March 29 to May 31, 2023
According to etymology, the word simulacrum comes from the classical Latin simŭlācrum, which means “a resemblance or likeness, an image like an effigy, a portrait”. Likewise, simŭlācrum derives from the verb simulo, simularē, from similis, which means “to represent what is not, to pretend, to falsify, to imitate, to copy, to reproduce”.
On a set of horizontal and vertical canvases and small-sized papers, an eager counterpoint of strokes, spills, transparencies, wefts, superimpositions, textures, traces, splashes is developed. The hectic flow of a profuse graphic terminology offers addicted reading a territory of signs that act as if they assumed a course of vocationally nominative evidence, where they only pretend to do so.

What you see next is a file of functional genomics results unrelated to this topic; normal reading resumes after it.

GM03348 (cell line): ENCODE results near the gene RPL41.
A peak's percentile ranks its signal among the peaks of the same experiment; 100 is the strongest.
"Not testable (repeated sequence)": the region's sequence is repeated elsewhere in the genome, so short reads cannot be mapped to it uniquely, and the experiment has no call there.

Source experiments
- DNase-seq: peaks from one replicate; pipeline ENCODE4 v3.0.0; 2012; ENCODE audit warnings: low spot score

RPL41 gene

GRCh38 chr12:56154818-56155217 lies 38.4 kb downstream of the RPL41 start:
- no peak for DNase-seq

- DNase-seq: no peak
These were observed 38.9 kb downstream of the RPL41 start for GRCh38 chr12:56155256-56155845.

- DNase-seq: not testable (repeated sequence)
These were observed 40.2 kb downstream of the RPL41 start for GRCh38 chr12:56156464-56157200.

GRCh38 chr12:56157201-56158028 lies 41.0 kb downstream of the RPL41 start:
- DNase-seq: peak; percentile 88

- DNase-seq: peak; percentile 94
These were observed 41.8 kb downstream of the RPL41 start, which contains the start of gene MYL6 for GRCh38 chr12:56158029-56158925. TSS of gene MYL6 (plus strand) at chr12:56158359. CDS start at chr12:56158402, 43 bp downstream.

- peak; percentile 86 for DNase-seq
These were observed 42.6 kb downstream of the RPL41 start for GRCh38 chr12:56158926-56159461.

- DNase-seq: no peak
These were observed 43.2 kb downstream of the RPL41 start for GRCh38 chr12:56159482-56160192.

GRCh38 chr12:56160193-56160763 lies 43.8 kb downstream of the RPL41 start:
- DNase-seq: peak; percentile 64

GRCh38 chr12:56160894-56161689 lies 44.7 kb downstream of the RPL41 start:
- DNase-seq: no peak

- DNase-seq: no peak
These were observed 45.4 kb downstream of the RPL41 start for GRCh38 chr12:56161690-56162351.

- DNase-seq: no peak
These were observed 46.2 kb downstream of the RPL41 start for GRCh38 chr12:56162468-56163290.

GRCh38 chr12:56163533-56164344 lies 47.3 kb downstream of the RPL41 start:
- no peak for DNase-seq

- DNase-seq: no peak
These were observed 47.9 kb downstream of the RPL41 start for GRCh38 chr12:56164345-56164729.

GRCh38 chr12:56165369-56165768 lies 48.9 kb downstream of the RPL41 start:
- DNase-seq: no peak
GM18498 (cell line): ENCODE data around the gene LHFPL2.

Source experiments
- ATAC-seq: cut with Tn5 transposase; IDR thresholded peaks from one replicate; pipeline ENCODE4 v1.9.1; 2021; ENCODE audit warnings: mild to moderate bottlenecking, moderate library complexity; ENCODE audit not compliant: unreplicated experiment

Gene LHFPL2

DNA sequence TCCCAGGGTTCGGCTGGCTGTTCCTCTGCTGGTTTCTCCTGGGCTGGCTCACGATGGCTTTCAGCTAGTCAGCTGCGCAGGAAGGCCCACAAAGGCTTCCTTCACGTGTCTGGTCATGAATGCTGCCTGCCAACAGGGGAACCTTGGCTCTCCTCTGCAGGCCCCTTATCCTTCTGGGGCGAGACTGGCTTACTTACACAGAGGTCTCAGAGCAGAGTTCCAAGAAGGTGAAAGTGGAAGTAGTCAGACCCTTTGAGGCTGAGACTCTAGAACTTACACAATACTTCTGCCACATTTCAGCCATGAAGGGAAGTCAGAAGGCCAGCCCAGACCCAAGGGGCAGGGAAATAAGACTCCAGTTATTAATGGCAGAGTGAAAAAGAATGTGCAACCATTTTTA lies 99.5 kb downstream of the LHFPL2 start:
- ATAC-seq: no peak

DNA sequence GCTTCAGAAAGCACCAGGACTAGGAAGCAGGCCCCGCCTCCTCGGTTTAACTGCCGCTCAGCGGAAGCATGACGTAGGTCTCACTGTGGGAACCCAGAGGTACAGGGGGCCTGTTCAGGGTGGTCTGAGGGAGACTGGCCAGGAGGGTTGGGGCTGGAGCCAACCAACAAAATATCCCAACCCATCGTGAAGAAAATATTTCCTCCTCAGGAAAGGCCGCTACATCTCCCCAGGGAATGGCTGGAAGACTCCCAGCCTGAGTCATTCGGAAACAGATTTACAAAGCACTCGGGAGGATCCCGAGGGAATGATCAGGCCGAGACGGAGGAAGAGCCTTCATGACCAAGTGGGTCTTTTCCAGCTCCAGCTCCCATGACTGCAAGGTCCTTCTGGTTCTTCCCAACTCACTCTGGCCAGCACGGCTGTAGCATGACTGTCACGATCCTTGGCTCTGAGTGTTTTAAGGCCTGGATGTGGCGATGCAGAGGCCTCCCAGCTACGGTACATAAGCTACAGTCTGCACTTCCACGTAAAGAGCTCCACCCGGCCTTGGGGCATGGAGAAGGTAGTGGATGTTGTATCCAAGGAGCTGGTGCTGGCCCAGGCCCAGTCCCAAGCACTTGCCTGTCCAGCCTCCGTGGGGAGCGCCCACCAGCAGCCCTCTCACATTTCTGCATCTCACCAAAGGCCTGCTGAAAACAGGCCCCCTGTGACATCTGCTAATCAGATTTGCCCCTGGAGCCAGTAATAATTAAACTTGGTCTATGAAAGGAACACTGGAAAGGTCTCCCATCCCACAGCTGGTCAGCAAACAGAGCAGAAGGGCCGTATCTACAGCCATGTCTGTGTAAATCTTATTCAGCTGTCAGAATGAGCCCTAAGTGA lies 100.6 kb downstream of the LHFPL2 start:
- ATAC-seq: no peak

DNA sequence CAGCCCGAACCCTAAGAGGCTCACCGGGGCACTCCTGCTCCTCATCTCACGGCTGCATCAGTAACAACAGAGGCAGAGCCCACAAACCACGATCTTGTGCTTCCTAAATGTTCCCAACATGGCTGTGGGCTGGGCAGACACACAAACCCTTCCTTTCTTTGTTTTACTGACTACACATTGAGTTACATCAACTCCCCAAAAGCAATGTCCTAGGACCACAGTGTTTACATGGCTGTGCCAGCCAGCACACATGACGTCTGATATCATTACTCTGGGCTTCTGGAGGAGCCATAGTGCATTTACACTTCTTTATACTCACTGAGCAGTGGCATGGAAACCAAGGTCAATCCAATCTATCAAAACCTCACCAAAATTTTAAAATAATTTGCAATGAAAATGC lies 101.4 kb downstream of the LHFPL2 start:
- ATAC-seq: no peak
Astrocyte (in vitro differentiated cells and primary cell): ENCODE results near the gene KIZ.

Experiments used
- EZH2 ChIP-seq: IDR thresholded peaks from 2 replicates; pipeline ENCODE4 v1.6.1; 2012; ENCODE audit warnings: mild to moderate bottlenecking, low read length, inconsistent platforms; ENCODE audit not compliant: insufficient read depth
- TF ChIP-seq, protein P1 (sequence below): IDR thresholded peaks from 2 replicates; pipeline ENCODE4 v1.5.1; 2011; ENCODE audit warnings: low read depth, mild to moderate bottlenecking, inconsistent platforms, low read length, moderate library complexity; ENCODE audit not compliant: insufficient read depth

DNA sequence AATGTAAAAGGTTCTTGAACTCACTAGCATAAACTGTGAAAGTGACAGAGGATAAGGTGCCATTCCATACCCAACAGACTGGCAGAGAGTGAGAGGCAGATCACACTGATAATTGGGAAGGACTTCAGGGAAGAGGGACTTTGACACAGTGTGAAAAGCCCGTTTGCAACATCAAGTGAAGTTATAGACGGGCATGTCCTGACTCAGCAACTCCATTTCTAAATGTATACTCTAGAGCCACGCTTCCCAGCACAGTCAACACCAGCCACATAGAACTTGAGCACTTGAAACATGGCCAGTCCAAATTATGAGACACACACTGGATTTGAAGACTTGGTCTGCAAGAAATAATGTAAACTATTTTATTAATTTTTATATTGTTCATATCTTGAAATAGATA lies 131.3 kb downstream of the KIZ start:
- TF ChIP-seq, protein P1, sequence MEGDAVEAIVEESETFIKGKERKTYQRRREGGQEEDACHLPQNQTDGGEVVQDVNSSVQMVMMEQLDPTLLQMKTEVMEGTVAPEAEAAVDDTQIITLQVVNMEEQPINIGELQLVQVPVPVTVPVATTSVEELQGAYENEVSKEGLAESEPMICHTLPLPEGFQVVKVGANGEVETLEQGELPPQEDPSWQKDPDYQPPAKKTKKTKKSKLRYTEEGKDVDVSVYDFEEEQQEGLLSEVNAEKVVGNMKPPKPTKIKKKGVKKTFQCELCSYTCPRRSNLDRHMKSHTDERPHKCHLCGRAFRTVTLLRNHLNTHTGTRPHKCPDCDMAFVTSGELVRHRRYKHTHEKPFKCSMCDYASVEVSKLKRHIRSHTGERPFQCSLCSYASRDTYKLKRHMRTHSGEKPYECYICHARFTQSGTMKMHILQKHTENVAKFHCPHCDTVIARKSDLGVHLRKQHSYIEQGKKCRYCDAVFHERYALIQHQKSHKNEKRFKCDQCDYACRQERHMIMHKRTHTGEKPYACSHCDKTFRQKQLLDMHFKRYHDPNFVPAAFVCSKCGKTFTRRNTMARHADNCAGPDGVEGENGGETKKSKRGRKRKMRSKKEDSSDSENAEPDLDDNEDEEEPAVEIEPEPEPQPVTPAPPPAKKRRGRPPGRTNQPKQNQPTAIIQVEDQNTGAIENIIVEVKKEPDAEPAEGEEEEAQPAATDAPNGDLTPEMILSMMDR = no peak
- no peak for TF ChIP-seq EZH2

In a disharmony of factors as much physical and tactile, as artificial and elusive, feigned adhesions to the skeletal remains of the reference provide minuscule glimmers of certainty. They are mirages in a world of visual objects that only resemble themselves, while they feign resemblances to the infinite things stored in the bazaar of the non-existent.
As simulacros without a model, they represent what they are not and advance playfully from similarities, through the necessary derivations that extract from the rhetoric of the genre just the clothing required to be something, or someone, without being it. And the look has no choice but to be an accomplice of this falsely specular polarity, in whose tacit extremes the dilemmas of form and meaning, matter and idea, image and archetype manage to survive.